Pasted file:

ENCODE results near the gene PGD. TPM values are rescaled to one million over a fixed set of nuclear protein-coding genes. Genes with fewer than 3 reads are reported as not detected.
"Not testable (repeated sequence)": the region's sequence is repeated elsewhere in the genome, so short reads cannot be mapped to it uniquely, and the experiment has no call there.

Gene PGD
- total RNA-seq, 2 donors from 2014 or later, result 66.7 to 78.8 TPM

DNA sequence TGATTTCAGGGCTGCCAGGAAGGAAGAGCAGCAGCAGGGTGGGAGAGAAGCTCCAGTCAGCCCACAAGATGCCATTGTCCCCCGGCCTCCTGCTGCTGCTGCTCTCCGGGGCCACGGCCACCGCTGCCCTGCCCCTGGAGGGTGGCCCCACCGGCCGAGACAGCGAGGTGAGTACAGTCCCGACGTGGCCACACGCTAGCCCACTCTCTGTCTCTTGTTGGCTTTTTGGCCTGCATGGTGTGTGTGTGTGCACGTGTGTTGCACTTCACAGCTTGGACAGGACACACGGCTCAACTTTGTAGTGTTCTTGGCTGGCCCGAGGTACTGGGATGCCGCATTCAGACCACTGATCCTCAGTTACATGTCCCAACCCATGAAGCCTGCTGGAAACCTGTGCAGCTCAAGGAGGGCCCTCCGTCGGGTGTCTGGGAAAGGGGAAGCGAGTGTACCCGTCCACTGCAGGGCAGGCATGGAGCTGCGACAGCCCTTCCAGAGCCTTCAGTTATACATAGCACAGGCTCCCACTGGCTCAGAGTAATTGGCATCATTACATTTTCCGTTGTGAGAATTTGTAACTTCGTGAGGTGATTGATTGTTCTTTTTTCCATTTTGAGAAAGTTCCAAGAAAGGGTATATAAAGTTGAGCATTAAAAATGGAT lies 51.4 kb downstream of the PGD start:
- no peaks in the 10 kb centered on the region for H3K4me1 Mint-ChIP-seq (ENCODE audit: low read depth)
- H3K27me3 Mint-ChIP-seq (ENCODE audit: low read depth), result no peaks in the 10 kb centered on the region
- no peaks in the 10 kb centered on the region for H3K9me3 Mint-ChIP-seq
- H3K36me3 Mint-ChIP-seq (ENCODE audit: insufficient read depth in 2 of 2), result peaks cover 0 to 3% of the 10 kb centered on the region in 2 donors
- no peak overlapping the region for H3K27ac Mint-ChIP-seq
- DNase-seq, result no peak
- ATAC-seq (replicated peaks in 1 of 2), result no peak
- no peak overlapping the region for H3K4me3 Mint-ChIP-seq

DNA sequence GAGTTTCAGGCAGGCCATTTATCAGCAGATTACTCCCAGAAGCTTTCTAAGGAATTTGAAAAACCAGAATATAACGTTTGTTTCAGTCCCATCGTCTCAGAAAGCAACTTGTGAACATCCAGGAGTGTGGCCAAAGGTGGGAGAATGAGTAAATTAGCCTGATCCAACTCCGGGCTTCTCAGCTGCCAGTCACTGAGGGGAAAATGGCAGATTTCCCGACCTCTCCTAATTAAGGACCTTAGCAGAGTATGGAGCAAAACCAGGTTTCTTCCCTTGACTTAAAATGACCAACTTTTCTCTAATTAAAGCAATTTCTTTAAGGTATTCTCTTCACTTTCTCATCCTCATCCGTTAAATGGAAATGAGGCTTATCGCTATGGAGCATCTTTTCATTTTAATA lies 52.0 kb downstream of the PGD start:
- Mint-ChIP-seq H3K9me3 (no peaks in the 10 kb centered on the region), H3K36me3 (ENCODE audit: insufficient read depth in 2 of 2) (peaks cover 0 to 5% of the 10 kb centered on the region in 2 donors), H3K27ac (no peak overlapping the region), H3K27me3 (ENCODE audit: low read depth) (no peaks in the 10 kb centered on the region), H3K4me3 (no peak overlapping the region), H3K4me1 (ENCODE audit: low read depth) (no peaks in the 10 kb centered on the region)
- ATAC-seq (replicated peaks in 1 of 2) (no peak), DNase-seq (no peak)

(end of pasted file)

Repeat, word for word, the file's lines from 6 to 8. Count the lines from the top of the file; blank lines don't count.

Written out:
- no peaks in the 10 kb centered on the region for H3K4me1 Mint-ChIP-seq (ENCODE audit: low read depth)
- H3K27me3 Mint-ChIP-seq (ENCODE audit: low read depth), result no peaks in the 10 kb centered on the region
- no peaks in the 10 kb centered on the region for H3K9me3 Mint-ChIP-seq